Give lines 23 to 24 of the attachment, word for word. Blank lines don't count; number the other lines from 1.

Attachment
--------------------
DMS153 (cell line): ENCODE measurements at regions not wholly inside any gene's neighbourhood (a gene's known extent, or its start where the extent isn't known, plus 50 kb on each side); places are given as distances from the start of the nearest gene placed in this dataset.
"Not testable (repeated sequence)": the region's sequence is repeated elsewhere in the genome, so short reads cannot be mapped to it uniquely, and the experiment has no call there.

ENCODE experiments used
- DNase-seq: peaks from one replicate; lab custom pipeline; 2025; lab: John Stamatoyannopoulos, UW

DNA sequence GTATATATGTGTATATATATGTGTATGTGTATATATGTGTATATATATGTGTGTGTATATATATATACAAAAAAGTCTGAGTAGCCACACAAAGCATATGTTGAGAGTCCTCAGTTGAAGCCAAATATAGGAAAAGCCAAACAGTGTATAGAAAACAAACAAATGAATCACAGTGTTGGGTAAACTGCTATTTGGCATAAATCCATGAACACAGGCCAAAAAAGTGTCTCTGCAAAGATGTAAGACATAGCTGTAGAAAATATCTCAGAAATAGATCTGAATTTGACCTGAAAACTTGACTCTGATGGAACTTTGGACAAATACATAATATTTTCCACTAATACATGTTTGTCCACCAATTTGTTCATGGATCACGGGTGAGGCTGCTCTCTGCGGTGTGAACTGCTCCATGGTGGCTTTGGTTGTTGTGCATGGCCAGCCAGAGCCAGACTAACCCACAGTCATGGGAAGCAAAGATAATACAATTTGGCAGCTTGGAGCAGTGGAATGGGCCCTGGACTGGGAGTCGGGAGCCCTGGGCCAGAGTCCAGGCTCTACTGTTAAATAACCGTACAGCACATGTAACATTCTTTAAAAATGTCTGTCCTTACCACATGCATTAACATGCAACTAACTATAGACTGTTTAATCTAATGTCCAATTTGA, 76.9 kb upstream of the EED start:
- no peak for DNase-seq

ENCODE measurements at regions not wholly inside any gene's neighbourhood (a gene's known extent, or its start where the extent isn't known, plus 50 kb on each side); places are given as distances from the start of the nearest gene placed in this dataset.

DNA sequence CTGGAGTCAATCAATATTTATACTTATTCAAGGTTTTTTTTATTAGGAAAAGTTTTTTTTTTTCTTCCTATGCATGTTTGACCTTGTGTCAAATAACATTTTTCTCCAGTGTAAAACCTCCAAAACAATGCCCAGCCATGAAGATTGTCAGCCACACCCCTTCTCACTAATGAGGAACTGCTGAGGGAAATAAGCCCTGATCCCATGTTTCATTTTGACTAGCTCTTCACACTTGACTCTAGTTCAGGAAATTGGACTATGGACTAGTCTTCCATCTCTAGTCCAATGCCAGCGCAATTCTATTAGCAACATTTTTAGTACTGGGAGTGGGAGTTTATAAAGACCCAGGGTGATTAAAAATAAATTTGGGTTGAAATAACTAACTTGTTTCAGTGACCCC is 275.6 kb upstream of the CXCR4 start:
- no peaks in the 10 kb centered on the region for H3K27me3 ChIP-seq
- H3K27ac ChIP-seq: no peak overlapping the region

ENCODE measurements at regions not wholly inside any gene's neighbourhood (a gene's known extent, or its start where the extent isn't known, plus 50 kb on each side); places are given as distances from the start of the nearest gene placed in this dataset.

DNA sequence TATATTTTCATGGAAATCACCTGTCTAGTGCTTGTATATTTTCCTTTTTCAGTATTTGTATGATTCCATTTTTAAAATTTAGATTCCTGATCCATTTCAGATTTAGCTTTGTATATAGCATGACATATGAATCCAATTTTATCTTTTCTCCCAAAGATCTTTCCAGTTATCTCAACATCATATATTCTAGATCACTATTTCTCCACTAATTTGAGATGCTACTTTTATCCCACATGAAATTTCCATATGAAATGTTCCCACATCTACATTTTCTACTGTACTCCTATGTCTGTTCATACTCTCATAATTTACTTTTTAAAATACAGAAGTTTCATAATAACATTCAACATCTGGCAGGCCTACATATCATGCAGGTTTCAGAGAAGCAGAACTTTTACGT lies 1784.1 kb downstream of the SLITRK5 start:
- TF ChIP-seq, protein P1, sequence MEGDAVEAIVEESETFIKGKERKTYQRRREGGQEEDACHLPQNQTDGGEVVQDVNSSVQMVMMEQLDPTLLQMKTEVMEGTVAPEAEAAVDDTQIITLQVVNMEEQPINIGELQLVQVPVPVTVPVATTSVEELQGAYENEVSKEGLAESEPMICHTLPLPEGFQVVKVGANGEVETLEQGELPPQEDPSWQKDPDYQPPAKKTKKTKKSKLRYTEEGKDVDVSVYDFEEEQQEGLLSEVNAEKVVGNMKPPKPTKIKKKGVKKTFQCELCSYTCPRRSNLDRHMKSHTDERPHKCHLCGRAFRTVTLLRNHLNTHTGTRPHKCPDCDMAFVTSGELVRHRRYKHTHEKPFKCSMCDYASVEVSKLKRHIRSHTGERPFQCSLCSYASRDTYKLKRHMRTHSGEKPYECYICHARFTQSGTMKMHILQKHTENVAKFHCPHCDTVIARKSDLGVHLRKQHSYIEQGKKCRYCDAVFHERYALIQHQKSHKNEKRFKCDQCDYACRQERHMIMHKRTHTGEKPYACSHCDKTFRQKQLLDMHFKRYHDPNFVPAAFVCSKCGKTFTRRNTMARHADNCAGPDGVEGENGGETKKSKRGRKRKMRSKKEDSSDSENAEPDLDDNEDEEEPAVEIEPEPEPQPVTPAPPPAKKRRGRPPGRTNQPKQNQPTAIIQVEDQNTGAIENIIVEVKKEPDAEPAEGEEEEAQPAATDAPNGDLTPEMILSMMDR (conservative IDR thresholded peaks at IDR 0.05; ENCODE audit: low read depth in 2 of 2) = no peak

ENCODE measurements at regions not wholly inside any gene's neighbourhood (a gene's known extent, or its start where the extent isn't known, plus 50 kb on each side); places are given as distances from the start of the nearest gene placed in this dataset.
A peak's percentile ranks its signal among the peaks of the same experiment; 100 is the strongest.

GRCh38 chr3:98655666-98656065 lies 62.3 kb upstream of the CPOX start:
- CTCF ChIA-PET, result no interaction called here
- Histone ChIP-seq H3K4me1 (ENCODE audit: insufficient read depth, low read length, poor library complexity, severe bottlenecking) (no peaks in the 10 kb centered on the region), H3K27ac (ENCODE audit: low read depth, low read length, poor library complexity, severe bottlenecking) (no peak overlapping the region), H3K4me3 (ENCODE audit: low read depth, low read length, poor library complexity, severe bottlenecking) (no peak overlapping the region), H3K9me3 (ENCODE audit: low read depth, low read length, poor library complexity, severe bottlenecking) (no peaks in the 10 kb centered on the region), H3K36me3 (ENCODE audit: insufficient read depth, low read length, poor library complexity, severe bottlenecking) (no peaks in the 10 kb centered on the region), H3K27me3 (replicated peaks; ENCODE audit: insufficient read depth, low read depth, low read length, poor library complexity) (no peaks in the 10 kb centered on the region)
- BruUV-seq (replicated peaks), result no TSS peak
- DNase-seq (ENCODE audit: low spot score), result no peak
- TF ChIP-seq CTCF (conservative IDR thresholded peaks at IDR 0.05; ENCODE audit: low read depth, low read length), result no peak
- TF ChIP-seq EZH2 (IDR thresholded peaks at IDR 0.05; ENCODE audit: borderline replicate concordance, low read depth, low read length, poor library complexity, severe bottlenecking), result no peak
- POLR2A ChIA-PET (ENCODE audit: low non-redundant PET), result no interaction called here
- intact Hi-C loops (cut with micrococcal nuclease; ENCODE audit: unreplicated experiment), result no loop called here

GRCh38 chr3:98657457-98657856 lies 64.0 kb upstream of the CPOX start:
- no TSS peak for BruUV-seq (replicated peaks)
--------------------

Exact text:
- POLR2A ChIA-PET (ENCODE audit: low non-redundant PET), result no interaction called here
- intact Hi-C loops (cut with micrococcal nuclease; ENCODE audit: unreplicated experiment), result no loop called here